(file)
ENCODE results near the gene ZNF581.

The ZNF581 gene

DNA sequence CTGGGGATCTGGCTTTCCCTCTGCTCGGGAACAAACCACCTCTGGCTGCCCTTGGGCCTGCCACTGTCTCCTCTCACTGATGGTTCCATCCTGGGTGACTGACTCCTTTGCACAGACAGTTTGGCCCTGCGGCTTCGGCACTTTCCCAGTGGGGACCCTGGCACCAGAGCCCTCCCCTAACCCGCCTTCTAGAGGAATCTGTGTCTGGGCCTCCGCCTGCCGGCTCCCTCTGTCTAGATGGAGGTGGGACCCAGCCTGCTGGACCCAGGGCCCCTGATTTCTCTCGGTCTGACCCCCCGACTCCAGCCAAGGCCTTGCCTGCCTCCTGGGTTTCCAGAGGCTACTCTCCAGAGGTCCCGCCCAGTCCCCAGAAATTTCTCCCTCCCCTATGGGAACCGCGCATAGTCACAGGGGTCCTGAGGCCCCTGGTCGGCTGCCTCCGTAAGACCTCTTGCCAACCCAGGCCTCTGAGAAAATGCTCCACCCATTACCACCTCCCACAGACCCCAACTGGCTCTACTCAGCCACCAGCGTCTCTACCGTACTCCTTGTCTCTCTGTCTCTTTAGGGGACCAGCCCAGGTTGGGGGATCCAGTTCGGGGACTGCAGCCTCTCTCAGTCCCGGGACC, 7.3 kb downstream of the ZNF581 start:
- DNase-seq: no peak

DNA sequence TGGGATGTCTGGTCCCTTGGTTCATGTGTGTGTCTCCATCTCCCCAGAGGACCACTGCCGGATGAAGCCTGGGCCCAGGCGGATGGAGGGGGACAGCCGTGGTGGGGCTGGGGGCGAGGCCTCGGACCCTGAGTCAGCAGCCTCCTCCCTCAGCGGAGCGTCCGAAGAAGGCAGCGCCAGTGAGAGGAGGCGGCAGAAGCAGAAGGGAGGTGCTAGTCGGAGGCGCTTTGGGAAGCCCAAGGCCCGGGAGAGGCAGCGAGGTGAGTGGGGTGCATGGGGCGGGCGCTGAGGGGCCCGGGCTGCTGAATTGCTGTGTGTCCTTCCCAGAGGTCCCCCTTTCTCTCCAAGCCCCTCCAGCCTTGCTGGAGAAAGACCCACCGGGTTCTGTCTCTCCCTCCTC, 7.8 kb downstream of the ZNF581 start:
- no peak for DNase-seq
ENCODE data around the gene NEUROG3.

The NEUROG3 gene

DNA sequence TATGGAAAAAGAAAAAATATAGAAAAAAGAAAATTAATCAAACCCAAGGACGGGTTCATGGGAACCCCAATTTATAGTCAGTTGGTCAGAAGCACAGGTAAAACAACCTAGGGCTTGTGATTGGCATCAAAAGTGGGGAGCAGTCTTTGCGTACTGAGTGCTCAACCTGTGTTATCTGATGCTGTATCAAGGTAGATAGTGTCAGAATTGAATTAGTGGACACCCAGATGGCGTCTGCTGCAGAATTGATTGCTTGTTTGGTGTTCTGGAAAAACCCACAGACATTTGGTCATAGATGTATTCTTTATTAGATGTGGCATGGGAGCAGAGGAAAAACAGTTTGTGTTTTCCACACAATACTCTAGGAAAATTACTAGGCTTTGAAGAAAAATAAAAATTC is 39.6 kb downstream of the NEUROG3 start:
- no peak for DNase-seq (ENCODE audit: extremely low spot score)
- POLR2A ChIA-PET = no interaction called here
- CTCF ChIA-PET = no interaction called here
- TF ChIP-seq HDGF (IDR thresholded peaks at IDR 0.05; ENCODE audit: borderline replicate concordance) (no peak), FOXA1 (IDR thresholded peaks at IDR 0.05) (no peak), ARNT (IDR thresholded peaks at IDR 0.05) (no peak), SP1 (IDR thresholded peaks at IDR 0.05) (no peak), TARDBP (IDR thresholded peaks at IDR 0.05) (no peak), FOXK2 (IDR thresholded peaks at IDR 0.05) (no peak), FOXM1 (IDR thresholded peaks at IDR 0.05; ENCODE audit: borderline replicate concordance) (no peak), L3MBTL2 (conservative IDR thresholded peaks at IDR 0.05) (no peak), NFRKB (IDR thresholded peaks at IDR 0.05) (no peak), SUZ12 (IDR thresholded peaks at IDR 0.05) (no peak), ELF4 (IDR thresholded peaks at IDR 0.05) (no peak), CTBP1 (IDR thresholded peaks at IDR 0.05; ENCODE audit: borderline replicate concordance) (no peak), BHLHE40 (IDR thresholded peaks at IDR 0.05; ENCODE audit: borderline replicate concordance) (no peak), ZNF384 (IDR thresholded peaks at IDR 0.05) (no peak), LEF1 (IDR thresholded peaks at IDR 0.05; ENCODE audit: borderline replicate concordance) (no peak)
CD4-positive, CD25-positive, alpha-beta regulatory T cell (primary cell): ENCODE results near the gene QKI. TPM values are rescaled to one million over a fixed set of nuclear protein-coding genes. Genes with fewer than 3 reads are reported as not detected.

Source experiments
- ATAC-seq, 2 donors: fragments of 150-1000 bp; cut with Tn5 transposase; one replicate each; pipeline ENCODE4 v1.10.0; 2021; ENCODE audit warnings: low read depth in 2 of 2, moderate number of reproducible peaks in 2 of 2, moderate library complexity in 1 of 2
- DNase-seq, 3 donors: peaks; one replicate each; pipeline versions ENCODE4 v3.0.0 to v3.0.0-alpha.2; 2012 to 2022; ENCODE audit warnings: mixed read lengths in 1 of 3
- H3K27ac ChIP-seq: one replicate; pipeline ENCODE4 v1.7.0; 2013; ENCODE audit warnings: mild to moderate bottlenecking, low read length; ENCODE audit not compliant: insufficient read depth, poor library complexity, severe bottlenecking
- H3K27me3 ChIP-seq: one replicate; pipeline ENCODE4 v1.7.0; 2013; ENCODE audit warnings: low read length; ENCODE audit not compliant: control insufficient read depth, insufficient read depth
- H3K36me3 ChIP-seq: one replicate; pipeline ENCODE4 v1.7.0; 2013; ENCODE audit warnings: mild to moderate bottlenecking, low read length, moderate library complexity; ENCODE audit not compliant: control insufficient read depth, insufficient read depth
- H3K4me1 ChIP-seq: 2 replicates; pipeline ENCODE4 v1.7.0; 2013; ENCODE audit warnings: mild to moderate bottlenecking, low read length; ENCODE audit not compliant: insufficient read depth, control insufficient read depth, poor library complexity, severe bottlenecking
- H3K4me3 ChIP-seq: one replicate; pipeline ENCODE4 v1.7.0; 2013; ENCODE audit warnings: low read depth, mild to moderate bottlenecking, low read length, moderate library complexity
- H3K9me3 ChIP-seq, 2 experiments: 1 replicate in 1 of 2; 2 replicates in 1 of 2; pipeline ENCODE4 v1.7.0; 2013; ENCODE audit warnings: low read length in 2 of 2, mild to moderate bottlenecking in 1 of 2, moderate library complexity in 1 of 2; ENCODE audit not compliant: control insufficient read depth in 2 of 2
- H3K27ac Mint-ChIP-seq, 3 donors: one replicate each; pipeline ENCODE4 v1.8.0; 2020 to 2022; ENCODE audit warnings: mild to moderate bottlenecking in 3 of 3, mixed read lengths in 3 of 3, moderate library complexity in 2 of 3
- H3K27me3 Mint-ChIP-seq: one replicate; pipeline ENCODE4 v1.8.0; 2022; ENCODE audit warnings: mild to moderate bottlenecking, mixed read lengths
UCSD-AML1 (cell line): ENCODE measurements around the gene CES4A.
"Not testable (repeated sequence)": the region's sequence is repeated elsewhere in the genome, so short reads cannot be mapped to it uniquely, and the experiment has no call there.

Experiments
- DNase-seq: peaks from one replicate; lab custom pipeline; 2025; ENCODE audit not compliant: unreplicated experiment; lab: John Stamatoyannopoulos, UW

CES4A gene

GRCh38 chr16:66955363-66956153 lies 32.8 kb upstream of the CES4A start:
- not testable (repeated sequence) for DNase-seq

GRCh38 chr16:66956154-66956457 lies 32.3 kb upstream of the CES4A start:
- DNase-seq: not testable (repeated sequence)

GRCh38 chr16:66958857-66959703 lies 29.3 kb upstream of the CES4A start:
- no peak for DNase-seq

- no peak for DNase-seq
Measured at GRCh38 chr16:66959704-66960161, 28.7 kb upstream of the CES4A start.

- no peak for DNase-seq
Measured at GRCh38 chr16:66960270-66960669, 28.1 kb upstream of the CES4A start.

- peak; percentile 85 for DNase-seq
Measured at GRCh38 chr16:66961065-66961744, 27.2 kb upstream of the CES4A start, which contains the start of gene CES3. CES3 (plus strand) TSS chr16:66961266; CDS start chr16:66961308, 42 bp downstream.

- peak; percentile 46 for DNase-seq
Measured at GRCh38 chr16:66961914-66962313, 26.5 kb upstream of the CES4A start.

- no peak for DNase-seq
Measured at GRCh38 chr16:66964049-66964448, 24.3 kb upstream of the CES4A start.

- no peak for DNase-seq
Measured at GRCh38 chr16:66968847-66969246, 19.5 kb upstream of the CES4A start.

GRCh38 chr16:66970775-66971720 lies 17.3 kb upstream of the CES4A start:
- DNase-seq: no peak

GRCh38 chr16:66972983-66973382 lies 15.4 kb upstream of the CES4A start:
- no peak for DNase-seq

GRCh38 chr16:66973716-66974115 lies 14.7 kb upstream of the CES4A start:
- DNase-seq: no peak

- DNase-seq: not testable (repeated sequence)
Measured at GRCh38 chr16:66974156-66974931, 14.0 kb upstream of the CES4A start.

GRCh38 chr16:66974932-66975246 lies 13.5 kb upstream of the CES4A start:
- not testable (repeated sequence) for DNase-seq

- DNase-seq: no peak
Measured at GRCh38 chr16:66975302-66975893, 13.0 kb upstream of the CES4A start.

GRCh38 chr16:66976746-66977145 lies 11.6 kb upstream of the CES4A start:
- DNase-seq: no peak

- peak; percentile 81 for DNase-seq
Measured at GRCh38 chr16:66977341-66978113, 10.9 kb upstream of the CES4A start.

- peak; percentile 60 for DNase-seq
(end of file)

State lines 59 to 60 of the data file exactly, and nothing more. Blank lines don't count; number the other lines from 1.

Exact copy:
- DNase-seq: no peak
Measured at GRCh38 chr16:66975302-66975893, 13.0 kb upstream of the CES4A start.